Treatment with antimicrobial combinations may be beneficial in certain cases, such as to treat mixed bacterial infections in which the organisms are not susceptible to a common agent, to achieve synergistic antimicrobial activity against particularly resistant strains (eg, Pseudomonas aeruginosa), or to decrease the risk of antimicrobial resistance (or overcome it). In general, antimicrobial combinations are most appropriate with a mixed infection or when an empirical selection must be made in a life-threatening situation.
The use of antimicrobial agents in combination results in additive or synergistic effects. Prime examples are the combination of clavulanic acid with amoxicillin or ticarcillin (or sulbactam with ampicillin), in which the first agent prevents beta-lactamase destruction of the second agent, or the combination of a diaminopyrimidine such as trimethoprim or ormetoprim with a sulfonamide. Antimicrobial antagonism may also emerge, sometimes with serious consequences.
Generally, bacteriostatic agents act in an additive fashion with one another, whereas bactericidal agents are often synergistic when combined. However, the effects of several bactericidal antimicrobials are substantially impaired by simultaneous administration of drugs that impair microbial growth (bacteriostatic drugs; eg, most ribosomal inhibitors). This is a general guideline only; many exceptions are known, and confounding factors also play a role. Classification of antimicrobials as bactericidal or bacteriostatic can also be misleading, because drugs that are normally bactericidal can be rendered merely bacteriostatic if sufficient drug concentrations are not achieved at the site of infection. In general, the following common antimicrobials are likely to be bactericidal at their respective MICs: penicillins, cephalosporins, aminoglycosides, trimethoprim-potentiated sulfonamides, metronidazole, quinolones, rifampin, and glycopeptides. The following antimicrobials are generally bacteriostatic at typical concentrations: tetracyclines, phenicols (eg, chloramphenicol and florfenicol), macrolides, lincosamides, spectinomycin, and nonpotentiated sulfonamides.
Ideally, antimicrobial selection should be based on different mechanisms of action and on complementary spectra of activity. Beta-lactams are often selected, because their action may facilitate the movement of other drugs through the damaged cell wall into the microbe. Examples of combination treatment for mixed infections include the use of clindamycin, metronidazole, or the semisynthetic penicillins for their anaerobic coverage, in combination with aminoglycosides for their gram-negative efficacy. Synergism against certain bacterial pathogens frequently can be achieved with combinations of penicillins or cephalosporins and aminoglycosides. The combinations of trimethoprim with selected sulfonamides or clavulanic acid with other beta-lactams are other examples of synergistic effects.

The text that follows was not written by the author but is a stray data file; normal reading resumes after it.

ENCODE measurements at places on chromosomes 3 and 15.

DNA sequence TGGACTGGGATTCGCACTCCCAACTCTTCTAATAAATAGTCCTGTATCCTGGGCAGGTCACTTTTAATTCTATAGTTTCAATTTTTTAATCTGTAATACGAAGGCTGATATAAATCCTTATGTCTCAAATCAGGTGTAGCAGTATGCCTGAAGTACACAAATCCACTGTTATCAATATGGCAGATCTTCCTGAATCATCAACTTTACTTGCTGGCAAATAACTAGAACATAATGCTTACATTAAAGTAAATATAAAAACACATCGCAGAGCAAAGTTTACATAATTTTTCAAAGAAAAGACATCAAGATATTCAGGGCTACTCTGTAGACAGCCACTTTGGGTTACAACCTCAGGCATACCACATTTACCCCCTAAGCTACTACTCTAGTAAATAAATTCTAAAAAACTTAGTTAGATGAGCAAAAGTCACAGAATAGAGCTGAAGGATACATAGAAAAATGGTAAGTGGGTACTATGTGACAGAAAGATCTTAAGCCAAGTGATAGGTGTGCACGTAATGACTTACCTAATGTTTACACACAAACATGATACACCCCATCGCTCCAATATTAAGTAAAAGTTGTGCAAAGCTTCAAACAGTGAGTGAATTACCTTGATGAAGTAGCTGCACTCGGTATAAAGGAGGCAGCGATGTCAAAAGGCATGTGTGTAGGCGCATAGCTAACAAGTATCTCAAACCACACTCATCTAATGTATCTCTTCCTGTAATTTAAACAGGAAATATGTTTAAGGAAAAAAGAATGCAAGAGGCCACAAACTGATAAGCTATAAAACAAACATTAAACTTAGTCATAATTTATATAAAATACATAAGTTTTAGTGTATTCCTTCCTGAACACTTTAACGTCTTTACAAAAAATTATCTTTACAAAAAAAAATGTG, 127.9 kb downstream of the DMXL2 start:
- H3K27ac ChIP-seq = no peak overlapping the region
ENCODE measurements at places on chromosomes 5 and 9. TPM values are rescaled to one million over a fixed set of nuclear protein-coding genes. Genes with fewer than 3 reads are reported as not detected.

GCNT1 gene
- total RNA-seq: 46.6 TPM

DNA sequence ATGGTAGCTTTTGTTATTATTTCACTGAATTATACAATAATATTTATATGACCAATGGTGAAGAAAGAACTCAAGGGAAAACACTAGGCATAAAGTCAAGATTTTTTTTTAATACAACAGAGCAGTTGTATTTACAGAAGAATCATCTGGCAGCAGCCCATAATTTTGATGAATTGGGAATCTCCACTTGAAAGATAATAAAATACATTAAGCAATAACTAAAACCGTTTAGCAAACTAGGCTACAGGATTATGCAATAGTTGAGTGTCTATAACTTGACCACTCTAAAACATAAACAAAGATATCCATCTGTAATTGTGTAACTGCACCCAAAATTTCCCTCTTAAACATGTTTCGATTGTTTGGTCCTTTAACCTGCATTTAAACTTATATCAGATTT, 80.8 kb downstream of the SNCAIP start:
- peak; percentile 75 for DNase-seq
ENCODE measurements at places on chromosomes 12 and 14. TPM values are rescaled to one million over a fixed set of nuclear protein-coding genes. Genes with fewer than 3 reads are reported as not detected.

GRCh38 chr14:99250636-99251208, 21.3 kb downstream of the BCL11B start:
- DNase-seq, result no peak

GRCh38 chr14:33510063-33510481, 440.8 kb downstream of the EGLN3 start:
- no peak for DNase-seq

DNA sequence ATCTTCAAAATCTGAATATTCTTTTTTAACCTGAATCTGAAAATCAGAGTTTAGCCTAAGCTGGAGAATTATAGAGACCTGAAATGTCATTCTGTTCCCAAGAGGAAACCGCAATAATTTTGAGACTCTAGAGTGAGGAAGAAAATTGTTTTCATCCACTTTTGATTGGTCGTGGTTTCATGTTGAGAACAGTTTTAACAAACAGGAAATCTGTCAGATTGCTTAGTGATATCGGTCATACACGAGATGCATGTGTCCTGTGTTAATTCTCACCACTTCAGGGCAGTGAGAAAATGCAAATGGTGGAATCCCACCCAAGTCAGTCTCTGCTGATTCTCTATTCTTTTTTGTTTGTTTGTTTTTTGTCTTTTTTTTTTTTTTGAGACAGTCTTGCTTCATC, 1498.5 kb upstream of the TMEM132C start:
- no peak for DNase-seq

Macrolides combined with rifampin remain a mainstay of treatment for Rhodococcus equi pneumonia in foals, because of their synergistic effects on bacteria; however, drug-drug interactions may decrease overall treatment efficacy because of alterations of the in vivo pharmacokinetics of macrolides. Rifampin induces intestinal p-glycoprotein efflux pumps that affect the oral absorption and distribution of macrolides to the lungs. Coadministration of tulathromycin and rifampin in foals leads to decreased concentrations of tulathromycin in the lungs. Coadministration of gamithromycin and rifampin in foals leads to increased plasma exposure to gamithromycin due to rifampin's inhibition of hepatic elimination mechanisms. Coadministration of rifampin and clarithromycin decreases clarithromycin's bioavailability by up to 90%. However, because the bronchial and alveolar concentrations of clarithromycin exceed the MIC for R equi even in the face of coadministration of rifampin, the combination is still the treatment of choice and the most effective for R equi in foals. Additionally, consecutive dosing of clarithromycin if given 4 hours before rifampin has been found to significantly increase systemic exposure of clarithromycin in foals.
Irrational drug combinations include using drugs that compete for the same mechanism of action, and drugs that contain products that inactivate the other drugs. For example, chloramphenicol, macrolides, and lincosamides inhibit protein synthesis at the 50S ribosomal subunit, and therefore the mechanisms of action compete with the others when administered concurrently. In addition, the procaine in procaine penicillin G is metabolized to para-aminobenzoic acid, which may inactivate sulfonamide antimicrobials.